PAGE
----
Stifle Joint Rotational Variation in Extended Stifles in Healthy Dogs Undergoing Computed Tomography ExaminationsFunding This study was performed with institutional funding and received no external funding.
01 March 2019
10 October 2019
08 January 2020 (online)
Objectives The aim of this study was to evaluate stifle joint rotational stability in response to body position and repositioning in dogs undergoing computed tomography (CT).
Materials and Methods Nine dogs (18 stifles) with no history or clinical signs of stifle injury undergoing CT examinations for other reasons were included in the study. Dogs were positioned in alternating dorsal and sternal recumbency with the pelvic limbs extended caudally and unrestrained, for a total of four examinations. Scans included the entire tibia and distal femur. Using defined landmarks on the tibia and femur, stifle joint rotational angles were measured from multiplanar reconstructions made by two independent observers, and repositioning effects and intra- and interobserver agreement evaluated.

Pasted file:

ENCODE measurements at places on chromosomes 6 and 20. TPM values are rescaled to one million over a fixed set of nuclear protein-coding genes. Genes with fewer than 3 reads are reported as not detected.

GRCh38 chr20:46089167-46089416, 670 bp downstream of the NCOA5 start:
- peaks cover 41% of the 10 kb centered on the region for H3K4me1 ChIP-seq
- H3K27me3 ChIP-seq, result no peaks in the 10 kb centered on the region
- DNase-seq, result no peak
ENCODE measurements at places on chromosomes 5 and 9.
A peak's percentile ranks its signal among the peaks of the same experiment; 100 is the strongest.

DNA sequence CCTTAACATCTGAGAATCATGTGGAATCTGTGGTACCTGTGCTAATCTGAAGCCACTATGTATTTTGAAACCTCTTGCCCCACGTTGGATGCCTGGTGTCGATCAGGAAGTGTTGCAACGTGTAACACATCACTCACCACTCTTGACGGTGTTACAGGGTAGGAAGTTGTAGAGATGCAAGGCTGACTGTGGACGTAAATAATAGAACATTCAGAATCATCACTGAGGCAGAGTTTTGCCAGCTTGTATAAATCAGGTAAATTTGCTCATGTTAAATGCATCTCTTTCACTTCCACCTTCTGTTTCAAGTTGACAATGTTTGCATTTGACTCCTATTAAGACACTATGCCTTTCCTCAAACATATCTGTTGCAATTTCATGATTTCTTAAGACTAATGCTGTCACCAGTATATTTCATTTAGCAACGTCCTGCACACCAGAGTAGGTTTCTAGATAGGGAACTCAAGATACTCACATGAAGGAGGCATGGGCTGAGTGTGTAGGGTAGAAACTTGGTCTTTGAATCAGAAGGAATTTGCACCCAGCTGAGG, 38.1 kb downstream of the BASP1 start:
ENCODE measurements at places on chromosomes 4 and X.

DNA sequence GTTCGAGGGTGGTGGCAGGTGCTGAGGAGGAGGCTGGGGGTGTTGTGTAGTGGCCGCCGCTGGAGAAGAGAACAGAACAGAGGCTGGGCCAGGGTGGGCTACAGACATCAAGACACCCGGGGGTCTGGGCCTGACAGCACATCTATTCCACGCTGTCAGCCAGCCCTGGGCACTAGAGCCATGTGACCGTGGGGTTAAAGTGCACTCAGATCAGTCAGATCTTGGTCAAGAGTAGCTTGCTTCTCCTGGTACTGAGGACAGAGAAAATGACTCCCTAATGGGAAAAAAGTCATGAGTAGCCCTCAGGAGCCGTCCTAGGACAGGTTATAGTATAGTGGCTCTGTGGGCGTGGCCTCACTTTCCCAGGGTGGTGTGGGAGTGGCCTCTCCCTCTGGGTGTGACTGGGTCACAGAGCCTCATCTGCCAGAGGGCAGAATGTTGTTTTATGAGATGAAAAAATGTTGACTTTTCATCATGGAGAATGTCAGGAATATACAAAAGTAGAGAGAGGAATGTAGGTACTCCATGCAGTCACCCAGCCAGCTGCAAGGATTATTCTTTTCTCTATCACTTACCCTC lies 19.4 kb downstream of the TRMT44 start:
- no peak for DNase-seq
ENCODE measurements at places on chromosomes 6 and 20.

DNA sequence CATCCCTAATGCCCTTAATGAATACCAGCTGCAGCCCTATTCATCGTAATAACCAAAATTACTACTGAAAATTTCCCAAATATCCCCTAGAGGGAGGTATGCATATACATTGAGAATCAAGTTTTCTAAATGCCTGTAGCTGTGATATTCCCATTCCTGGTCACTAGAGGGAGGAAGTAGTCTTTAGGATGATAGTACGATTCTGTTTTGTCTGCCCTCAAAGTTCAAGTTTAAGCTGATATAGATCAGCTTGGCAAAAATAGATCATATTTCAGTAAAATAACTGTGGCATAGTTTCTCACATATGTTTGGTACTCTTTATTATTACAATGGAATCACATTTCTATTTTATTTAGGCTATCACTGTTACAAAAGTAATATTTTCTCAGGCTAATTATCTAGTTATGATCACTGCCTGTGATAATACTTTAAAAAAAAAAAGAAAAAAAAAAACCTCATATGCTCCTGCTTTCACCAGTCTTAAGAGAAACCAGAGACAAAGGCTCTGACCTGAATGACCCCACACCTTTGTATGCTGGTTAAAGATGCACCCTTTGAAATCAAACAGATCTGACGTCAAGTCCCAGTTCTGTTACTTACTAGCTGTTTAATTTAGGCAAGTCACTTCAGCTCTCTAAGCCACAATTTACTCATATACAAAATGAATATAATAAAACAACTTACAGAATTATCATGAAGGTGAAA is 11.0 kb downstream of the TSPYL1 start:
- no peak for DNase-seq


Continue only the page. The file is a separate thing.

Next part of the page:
Results Repositioning produced repeatable stifle joint rotational angles (pooled within-subject standard deviations of 0.9° and 1.4°) and intraobserver repeatability was good (within-subject standard deviations 1.4°), but interobserver agreement was poor. Dorsal and sternal positioning produced equivalent results.
Clinical Significance The results indicate that little rotation occurs in the healthy extended canine stifle joint during positioning for CT and support CT as a method for assessing limb alignment around the stifle joint, provided that the limb distal to the femorotibial joint is unrestrained. Clinically, it is likely that measured changes in rotational angles across (and distant to) the stifle joint are real, rather than being due to rotation artefact during imaging.
CMA contributed to acquisition of data, data analysis and interpretation and production of the initial manuscript. JEM contributed to conception of study, study design, acquisition of data, data analysis and interpretation. LEB contributed to study design. All authors were involved in drafting, revision and approval of the submitted manuscript.
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